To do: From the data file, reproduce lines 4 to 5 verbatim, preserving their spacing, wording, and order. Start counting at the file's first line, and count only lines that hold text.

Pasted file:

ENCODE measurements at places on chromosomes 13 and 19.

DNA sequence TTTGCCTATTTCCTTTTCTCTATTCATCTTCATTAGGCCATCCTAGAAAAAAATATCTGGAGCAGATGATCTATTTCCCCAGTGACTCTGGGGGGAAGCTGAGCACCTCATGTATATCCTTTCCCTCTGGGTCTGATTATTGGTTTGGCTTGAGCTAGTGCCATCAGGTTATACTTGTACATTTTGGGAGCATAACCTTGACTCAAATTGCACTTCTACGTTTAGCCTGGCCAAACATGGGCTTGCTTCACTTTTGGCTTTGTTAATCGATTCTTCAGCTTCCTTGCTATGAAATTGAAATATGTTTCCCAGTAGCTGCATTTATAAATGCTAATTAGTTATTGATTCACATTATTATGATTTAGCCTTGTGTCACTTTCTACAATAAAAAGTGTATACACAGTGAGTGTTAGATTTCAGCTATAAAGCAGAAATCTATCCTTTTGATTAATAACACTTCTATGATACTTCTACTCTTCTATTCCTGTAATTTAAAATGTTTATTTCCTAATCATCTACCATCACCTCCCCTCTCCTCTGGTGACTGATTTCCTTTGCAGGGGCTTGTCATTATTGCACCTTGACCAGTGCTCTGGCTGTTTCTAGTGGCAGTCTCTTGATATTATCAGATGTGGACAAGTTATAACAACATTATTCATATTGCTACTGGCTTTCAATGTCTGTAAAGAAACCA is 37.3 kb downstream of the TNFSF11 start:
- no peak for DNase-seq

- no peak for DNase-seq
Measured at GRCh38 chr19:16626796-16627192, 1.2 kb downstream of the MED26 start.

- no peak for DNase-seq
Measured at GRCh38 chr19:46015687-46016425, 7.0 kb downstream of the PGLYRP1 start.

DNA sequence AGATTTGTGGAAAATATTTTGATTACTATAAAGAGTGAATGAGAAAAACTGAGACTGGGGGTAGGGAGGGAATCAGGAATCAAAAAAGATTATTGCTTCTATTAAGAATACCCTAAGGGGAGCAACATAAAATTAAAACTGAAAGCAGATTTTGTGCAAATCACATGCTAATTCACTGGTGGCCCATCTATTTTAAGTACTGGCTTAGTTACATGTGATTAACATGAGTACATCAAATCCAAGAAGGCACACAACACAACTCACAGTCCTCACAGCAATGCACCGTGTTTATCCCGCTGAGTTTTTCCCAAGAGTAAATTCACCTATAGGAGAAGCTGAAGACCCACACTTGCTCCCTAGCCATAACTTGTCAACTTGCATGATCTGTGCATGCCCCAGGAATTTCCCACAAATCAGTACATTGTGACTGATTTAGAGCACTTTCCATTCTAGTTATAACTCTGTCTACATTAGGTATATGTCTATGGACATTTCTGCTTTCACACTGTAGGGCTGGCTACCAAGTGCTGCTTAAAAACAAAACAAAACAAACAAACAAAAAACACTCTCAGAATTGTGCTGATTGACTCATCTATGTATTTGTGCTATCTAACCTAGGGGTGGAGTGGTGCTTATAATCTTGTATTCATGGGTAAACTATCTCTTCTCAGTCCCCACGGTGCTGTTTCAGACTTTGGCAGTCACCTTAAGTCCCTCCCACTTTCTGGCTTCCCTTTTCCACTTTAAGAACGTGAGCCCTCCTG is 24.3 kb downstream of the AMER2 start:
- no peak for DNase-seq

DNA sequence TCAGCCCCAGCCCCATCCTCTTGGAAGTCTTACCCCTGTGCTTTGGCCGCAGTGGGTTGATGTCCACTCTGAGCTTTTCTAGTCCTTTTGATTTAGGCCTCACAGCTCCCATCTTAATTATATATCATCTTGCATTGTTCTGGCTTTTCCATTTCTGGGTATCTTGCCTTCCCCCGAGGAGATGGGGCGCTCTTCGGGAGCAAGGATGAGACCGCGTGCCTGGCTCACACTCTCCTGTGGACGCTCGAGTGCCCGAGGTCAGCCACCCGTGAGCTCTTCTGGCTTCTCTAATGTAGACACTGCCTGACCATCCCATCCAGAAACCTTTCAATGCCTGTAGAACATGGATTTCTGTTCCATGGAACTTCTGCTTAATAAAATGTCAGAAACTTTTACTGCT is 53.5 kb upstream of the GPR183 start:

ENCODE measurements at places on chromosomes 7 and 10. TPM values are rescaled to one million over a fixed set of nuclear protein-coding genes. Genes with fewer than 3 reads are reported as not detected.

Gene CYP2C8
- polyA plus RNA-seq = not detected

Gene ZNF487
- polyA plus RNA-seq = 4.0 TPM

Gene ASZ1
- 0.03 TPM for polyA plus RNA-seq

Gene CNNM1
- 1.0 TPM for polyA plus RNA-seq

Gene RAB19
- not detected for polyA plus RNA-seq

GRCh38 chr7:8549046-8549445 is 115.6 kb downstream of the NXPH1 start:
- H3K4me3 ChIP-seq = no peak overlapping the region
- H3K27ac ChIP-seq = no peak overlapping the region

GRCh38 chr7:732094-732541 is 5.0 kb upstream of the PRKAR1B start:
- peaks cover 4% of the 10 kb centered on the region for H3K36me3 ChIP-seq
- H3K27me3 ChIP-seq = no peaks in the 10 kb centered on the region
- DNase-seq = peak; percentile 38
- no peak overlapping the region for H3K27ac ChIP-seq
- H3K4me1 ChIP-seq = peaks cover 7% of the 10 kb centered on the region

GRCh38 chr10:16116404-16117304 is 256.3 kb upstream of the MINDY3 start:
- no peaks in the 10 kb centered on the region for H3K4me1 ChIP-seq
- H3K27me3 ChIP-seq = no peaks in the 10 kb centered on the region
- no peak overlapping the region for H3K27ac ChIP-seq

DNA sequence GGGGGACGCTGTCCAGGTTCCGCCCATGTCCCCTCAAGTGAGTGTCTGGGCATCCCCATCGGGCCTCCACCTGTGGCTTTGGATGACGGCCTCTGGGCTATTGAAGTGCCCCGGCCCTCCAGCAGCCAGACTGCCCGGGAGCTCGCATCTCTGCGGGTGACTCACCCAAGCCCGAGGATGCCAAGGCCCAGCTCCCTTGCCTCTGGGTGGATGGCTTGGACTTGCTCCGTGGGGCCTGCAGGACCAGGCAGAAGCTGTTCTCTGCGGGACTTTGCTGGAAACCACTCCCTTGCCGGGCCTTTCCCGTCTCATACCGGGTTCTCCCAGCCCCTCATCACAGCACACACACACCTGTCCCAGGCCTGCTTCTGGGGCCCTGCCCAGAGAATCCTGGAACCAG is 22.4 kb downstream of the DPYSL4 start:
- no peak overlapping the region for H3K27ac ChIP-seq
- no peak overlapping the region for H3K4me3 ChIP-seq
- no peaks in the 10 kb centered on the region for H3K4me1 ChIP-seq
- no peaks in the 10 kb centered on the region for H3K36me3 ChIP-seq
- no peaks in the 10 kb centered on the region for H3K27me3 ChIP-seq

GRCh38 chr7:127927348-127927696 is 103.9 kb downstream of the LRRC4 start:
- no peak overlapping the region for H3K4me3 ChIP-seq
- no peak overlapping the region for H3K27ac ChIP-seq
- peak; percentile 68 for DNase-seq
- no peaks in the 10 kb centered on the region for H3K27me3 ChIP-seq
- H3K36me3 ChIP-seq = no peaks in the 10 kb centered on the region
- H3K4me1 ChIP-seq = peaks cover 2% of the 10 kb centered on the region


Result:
- no peak for DNase-seq
Measured at GRCh38 chr19:16626796-16627192, 1.2 kb downstream of the MED26 start.